Free and open media are at the heart of maintaining a free and democratic state. This is especially applicable to photojournalism, due to the power of photographs to convey emotion and meaning often eluding other media forms. This was a key component of the thinking that led me, in 2009, to conceive of a photo contest called “Afghanistan Matters.” This contest invited people of all walks and nationalities who had seen Afghanistan first-hand to submit photographs in four broad categories to a contest being sponsored by the NATO headquarters employing me at the time. The hope was that we would contribute to broadening the scope of images available on the web, beyond photos of war and violence that tended to dominate the mainstream media, then as now. I was hoping to tease a few Afghan photographers out of the woodwork to help tell the story of an Afghanistan trying desperately to move beyond the war ruling the country for what is now approaching four decades.
Because photography helps keep a government honest. The Taliban knew this, which is why they banned photography while they were in power. In the years since the Taliban’s removal from government, in spite of all of the other challenges Afghanistan has continued to face, there has emerged a growing number of photojournalists and hobby photographers. Not only are they telling stories that desperately need telling, they are helping to expose and limit the inevitable abuses that occur in a vulnerable democracy occupied by foreign militaries. And it is important that Afghan photographers continue to have the freedom to tell these stories – especially as the international community withdraws and a young Afghan government grapples with the temptation to clamp down on critical voices from the media.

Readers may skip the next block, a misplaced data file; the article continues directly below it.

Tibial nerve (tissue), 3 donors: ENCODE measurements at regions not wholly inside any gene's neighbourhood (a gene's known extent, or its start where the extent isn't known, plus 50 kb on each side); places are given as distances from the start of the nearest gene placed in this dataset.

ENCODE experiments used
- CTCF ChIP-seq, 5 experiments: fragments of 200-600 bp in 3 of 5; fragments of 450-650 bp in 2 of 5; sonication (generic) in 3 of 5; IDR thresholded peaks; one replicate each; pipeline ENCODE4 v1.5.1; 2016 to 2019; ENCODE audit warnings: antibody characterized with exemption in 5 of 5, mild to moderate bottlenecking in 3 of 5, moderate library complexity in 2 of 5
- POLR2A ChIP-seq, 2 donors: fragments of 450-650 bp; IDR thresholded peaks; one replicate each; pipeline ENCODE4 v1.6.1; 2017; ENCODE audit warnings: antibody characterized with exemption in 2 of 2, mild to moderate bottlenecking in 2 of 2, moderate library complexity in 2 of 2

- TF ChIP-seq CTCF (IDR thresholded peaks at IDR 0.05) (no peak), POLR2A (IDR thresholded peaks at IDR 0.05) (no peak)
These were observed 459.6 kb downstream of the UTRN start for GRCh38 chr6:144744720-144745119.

Alexandria Bombach and Mo Scarpelli, a pair of young filmmakers from Brooklyn, are working to protect the freedom of Afghan photographers in an uncertain future. They’re working on a feature-length documentary about four talented Afghan photographers who have risked their own safety over the last decade to explore new media freedoms and tell the stories of the Afghan people. Via a kickstarter campaign, they are hoping to raise a total of $40,000 – a pittance, really, for a film – to finish their film on these four photographers and the importance of the work they do. I encourage you to check them out; if you’ve never donated to a Kickstarter campaign before, it’s pretty cool because you always get something in return, besides just helping them launch their project; for example, in this project, you can donate $35 and get a DVD of the film when it’s finished. Which is a pretty good deal if you think about it.
Take a look at the imagery they’ve collected so far and use that to gauge whether you think they’ll produce something you’d like to own someday – and whether their story needs telling:
Update: I’ve since received my copy of “Frame by Frame” – a few years later than I’d hoped, but my wife and I found it to be an excellent documentary, well worth the watch.